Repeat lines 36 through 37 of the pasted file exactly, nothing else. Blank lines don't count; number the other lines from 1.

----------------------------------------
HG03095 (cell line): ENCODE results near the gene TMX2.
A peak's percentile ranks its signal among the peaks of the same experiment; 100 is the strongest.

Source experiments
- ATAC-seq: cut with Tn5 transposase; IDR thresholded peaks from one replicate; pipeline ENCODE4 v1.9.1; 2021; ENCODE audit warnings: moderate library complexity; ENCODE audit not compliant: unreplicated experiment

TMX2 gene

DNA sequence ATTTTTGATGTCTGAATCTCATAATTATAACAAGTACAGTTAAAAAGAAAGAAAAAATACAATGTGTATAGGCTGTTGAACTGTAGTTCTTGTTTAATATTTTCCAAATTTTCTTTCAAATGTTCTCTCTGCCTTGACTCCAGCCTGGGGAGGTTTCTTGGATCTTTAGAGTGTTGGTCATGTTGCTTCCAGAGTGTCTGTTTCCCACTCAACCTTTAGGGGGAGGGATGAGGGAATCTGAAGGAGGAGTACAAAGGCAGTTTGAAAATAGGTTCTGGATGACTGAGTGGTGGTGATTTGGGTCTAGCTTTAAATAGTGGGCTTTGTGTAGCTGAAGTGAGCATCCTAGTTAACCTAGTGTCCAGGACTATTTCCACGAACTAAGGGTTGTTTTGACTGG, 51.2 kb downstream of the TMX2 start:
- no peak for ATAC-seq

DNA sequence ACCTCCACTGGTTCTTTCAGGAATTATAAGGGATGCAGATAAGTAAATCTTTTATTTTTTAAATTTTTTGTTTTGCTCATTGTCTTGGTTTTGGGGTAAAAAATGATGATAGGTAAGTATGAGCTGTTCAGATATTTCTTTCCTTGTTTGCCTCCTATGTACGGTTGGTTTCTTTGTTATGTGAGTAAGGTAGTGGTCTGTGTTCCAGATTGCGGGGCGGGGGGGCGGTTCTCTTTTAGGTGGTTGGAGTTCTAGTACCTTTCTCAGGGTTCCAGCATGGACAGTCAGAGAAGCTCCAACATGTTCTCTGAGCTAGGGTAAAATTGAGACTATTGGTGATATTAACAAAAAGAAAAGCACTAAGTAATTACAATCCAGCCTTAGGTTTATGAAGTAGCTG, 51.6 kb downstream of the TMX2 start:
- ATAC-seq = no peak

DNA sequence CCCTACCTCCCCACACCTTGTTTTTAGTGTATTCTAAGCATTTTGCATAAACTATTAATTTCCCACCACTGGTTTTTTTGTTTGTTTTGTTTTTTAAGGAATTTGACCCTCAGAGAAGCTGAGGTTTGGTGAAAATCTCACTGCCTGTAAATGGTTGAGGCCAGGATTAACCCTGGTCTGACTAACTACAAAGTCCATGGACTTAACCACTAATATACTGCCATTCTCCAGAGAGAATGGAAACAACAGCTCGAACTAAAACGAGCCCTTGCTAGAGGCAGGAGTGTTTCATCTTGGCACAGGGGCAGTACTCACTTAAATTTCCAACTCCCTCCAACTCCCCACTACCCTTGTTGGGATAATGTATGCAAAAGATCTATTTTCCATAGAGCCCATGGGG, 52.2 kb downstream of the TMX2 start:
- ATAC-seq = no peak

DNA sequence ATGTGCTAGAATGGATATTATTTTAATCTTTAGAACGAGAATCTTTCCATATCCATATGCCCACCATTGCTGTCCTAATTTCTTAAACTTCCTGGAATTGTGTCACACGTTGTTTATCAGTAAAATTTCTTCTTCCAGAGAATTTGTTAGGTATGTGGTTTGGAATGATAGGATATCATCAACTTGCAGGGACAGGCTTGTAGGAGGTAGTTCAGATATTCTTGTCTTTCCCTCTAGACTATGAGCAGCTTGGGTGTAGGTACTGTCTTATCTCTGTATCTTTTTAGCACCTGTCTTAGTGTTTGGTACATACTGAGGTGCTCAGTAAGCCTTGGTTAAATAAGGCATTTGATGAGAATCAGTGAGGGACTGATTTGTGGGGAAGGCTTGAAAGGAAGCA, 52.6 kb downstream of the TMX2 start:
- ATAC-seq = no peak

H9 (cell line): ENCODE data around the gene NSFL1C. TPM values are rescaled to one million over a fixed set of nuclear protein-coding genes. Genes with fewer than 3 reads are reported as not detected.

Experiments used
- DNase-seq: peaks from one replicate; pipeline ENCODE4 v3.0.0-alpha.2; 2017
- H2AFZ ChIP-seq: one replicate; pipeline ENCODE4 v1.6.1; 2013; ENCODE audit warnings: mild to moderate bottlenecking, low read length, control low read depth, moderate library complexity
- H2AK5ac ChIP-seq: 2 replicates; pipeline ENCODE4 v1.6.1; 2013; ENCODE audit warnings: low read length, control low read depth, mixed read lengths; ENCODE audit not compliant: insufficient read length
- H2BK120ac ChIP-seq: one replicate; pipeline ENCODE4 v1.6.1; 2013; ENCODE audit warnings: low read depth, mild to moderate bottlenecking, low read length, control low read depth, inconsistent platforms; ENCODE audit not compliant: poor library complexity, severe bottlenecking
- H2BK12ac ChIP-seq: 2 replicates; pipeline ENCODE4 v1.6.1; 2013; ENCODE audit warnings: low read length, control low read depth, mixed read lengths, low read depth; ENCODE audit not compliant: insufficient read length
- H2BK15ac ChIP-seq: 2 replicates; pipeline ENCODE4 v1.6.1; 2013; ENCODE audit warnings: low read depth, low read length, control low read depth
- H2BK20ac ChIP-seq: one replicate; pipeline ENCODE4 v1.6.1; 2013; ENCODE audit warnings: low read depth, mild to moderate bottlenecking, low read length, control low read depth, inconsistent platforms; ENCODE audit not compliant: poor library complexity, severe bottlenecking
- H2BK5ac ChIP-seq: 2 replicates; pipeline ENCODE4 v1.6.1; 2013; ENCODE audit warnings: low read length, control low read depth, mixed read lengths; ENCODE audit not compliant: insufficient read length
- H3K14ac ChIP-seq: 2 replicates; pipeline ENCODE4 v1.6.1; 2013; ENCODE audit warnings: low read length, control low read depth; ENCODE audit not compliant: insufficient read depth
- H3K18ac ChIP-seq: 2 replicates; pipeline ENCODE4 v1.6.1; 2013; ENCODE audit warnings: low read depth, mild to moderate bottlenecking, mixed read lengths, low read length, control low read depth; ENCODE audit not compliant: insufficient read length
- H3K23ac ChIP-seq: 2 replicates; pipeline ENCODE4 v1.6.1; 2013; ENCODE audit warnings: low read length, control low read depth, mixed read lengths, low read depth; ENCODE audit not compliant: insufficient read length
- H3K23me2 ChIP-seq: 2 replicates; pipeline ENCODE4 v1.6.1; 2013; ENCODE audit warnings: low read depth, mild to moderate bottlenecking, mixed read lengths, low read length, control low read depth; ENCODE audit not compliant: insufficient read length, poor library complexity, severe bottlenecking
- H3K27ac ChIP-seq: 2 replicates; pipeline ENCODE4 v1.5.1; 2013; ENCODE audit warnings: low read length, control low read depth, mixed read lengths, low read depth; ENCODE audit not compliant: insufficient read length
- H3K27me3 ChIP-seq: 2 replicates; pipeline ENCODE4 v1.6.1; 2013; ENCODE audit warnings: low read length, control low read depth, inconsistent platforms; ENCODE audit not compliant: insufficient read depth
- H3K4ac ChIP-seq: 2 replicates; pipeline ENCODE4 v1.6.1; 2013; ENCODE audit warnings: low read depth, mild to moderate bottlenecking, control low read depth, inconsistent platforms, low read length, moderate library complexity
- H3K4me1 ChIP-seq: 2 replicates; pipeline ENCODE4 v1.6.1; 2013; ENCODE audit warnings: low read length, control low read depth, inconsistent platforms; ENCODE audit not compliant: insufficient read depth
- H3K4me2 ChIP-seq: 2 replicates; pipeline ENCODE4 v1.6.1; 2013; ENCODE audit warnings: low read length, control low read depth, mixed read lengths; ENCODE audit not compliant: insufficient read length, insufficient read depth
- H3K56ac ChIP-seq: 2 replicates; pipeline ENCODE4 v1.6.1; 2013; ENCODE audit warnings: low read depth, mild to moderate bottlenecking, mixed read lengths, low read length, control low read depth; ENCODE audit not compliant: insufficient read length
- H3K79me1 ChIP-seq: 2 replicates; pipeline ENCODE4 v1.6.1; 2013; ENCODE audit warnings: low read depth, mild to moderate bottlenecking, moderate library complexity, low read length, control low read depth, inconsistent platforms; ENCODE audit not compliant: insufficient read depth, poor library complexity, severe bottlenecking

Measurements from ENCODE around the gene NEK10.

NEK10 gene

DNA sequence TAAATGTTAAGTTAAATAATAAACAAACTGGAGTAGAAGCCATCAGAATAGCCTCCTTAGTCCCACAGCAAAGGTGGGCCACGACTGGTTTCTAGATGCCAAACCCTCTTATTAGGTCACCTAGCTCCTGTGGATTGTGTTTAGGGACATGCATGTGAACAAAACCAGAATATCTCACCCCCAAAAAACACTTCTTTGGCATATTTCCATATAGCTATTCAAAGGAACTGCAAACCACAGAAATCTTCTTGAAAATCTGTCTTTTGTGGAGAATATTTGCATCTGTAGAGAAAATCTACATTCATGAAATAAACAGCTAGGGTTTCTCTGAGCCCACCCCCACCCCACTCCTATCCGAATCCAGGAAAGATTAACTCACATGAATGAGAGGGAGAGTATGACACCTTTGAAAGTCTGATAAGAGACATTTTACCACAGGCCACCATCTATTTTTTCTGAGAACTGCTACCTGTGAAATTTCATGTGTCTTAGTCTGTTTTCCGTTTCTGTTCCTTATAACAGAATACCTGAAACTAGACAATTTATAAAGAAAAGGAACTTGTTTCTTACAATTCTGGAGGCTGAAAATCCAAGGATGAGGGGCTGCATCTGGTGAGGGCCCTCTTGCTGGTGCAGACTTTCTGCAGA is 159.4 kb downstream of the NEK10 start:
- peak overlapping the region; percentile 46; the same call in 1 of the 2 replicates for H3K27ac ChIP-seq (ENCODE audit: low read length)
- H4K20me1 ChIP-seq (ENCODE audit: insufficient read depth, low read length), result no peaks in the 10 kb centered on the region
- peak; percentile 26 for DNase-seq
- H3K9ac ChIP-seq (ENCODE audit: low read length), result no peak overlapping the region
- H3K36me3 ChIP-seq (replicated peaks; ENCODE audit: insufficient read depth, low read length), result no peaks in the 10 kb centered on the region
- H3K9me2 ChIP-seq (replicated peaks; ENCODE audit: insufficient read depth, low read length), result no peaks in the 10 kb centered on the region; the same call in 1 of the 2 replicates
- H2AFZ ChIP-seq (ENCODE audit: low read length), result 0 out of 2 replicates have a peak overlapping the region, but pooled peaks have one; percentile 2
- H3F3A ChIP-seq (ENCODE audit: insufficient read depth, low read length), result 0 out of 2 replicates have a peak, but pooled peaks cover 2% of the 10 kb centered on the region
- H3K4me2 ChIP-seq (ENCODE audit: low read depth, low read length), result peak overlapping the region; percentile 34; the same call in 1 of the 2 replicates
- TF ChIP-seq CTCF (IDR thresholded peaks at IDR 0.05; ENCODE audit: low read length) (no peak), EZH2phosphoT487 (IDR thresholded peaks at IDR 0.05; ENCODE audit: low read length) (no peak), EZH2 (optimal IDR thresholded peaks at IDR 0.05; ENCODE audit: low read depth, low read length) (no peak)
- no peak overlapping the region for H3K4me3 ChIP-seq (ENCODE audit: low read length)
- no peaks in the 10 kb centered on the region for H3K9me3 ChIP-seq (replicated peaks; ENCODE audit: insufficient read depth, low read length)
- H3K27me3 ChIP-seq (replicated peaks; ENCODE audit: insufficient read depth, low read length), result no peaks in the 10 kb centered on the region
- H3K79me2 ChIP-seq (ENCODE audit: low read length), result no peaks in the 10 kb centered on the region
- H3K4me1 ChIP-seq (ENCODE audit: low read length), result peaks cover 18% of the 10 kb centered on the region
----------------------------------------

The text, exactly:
NEK10 gene

DNA sequence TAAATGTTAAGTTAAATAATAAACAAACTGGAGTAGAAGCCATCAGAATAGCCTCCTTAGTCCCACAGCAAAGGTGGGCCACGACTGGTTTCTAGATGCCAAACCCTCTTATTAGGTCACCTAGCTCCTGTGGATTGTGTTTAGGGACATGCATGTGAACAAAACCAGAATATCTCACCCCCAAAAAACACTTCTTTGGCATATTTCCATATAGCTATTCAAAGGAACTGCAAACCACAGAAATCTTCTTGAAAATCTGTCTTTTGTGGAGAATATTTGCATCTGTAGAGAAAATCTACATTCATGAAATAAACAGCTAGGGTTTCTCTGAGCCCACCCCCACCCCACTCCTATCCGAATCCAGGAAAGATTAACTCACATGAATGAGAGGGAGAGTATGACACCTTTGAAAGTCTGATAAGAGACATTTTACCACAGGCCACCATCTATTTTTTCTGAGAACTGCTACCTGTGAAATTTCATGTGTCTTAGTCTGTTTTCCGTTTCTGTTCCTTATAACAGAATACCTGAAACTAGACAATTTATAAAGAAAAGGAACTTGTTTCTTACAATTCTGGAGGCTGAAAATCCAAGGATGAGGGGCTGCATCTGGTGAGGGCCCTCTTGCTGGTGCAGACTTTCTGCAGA is 159.4 kb downstream of the NEK10 start: